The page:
We love our chickens not only because of their amazing personalities and their endless supply of eggs, but because of their beautiful feathers as well.
If you’ve noticed that your bird’s feathers have been ripped out, you’d be right to worry. This article explores the reason why this happens and what to do about it
The biggest reason why a chicken’s feathers may be ripped out is because of stress or pecking by other birds.
Chicken feathers ripped out
Why this happens: Brooding
Broody chickens will rip their own feathers out when brooding. They do this to expose a patch of warm and moist skin that the eggs can make contact with.
What to do:
This practice may be normal but isn’t exactly healthy for the birds. If you want to prevent feather pulling you’ll have to prevent brooding or break your broody hen. Do this by separating the eggs from the hen.
Why this happens: Aggressive mating
The mating process can be quite dangerous for hens. A rooster will try to hold onto her back while mating with her, this is called treading
He can accidentally rip the feathers off of her back and neck out while treading. If a rooster has a favorite hen, she can become bald quite quickly as a result of treading, it will be very apparent that he prefers to mate with her
What to do:
Make sure that your hen to rooster ratio is appropriate, that being ten hens to one rooster. If he has many mate choices, the rooster will hopefully find another who he can mate with. You can also trim his nails, this will lessen the damage he inflicts on the hen
You may also need to isolate the hen away from this rooster then soak the hen in a bath of warm water and Epsom salts, apply Neosporin onto the wounds, if any, after the bath.
Keeping her isolated in a warm, clean and dark environment and having food and water available will also be helpful
Why this happens: Pecking order
Chickens may seem very docile but they can get aggressive with each other from time to time. There is a hierarchy between chicken’s called a pecking order. Larger and more dominant birds may pull and rip out the feathers of another bird lower in the order.
Feather pecking can be triggered by a variety of things. Overcrowding can lead to feather pecking, so can overheating, a lack of nutrition, excessive light, and birds in the flock being different ages, colors, breeds, and sizes
This feather pecking can sometimes be mild, but it can also be quite aggressive and injure the bird’s skin. If your bird starts to bleed, other birds will be attracted to the redness of the blood and rip and peck at the bird even more.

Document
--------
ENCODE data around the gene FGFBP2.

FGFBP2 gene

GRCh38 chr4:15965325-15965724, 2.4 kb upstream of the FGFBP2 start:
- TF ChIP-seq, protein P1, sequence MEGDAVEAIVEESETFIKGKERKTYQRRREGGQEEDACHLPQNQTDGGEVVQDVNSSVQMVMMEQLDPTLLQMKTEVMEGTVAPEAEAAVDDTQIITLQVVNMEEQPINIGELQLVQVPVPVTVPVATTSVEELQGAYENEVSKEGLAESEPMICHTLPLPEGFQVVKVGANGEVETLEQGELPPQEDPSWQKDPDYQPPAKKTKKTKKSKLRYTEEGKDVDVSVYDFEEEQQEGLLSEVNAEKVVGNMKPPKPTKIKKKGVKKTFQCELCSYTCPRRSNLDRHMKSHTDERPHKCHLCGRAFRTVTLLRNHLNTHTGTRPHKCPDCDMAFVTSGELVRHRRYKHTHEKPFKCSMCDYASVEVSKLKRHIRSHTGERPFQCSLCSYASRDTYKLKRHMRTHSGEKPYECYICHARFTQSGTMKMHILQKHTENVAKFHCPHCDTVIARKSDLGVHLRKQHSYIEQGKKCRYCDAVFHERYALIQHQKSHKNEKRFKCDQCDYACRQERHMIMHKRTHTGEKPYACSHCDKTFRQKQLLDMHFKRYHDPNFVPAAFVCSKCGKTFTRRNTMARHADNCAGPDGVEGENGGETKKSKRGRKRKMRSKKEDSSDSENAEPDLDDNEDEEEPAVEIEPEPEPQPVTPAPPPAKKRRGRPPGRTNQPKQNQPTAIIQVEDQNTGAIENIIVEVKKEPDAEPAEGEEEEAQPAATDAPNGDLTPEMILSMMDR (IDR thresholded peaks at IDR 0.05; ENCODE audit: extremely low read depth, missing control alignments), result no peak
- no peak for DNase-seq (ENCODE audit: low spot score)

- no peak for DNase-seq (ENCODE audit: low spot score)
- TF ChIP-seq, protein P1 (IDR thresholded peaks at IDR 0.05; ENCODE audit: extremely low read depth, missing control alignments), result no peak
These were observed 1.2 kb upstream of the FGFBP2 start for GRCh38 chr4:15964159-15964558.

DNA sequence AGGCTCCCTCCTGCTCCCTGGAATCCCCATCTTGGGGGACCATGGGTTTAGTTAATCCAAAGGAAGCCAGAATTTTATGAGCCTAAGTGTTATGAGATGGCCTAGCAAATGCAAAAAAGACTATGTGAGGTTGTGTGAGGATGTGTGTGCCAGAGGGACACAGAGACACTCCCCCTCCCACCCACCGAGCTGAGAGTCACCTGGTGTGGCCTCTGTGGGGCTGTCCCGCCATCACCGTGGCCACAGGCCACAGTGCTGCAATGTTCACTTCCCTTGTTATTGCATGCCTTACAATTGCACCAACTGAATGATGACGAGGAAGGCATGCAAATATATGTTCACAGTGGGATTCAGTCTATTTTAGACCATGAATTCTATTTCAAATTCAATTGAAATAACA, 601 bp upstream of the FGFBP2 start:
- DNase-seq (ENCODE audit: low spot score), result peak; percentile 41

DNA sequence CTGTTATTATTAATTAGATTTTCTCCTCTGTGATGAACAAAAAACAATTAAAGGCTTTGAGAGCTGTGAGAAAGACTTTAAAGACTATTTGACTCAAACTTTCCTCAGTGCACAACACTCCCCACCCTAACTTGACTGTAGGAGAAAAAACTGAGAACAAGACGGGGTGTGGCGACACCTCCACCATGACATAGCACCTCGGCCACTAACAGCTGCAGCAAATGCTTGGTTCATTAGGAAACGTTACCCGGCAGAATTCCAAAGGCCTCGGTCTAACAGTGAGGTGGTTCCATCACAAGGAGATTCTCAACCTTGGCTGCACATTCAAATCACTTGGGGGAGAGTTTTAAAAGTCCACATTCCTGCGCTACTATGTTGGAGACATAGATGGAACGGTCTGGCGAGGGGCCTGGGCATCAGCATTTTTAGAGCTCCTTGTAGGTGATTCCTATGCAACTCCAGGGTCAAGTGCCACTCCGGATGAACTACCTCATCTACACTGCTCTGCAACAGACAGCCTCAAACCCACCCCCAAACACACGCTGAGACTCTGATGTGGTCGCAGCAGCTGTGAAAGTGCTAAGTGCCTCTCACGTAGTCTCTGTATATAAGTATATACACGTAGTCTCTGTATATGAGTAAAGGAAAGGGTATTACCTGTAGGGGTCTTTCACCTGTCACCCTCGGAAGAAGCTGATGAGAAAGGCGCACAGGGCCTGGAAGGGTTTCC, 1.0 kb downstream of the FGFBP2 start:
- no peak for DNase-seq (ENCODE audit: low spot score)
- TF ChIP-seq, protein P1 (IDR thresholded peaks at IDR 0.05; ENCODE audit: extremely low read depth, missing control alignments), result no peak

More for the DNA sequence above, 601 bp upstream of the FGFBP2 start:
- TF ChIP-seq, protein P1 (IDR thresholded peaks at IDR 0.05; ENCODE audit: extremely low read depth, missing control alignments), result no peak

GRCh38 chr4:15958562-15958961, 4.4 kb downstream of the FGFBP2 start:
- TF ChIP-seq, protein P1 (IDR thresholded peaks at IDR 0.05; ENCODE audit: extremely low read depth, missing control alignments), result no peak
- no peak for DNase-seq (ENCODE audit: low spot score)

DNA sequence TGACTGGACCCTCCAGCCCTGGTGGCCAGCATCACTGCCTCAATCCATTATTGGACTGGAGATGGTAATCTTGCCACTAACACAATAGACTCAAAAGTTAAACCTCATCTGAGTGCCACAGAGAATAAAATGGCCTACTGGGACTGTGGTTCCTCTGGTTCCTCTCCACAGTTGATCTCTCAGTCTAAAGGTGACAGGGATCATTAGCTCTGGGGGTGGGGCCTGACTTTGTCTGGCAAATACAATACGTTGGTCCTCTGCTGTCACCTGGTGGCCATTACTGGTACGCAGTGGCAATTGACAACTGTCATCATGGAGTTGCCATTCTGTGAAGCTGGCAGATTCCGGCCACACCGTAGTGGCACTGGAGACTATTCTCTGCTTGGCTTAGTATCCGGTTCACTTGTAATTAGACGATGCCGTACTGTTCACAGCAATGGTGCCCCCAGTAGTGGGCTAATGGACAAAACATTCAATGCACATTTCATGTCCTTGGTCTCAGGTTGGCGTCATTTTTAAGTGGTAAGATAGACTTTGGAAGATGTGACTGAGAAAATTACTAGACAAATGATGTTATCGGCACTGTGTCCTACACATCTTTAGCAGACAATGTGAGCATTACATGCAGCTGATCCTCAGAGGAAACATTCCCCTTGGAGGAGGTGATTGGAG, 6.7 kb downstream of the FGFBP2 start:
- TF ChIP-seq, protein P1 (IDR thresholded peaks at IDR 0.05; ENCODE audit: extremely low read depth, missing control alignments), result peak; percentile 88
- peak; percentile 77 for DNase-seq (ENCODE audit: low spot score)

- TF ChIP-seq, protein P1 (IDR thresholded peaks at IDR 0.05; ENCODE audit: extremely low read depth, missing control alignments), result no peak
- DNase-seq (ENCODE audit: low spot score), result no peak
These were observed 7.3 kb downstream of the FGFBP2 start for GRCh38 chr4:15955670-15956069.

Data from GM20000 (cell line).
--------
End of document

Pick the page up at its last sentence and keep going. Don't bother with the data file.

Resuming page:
In some cases, this feather pecking can lead to cannibalism between birds. This behavior can quickly spread throughout your flock if not stopped.
What to do:
Minimize overcrowding: Try to avoid overcrowding by letting your birds freely range, also avoid buying too many chickens.
Add nutrients: Protein may be lacking in the bird’s diet if their feed quality is poor, serving a feed that has adequate amounts of protein should help.
Use an anti-pecking spray: Many swear by anti-pecking sprays and these sprays may just be the solution for you too. Blue-Kote is used as an anti-pecking spray because the spray’s purple color is not attractive to birds. If chickens do taste the anti-pecking spray, they will be put off by the taste.
Add a saddle or apron: This will protect the bird’s bare skin and keep the other birds from ripping its feathers out. If the redness of the bird’s feather ripped and bloody skin is covered up, then other birds will peck it less or not peck it at all
Visiting a vet: Figuring out why your bird’s feathers have been ripped out is essential, a visit to a vet to figure out what’s going on wouldn’t be a bad idea. If you don’t address this issue, this feather pecking can develop into cannibalism.
What not to do:
Avoid beaking the bird. Beaking is when a bird farmer trims their bird’s beaks as a way to prevent feather pecking and other attacks.
This is not recommended as this prevents the bird from being able to preen itself and forage for bugs, also beaking is quite cruel as it will increase the birds stress levels
If you enjoyed this article then you may also be interested in other chicken related articles. Here are some articles that you may be interested in: Chicken Swollen Leg Joint, Chicken Comb Turning Black In Summer, Chicken Comb Pale and Drooping, How To Tell If A Chick Has Died In The Egg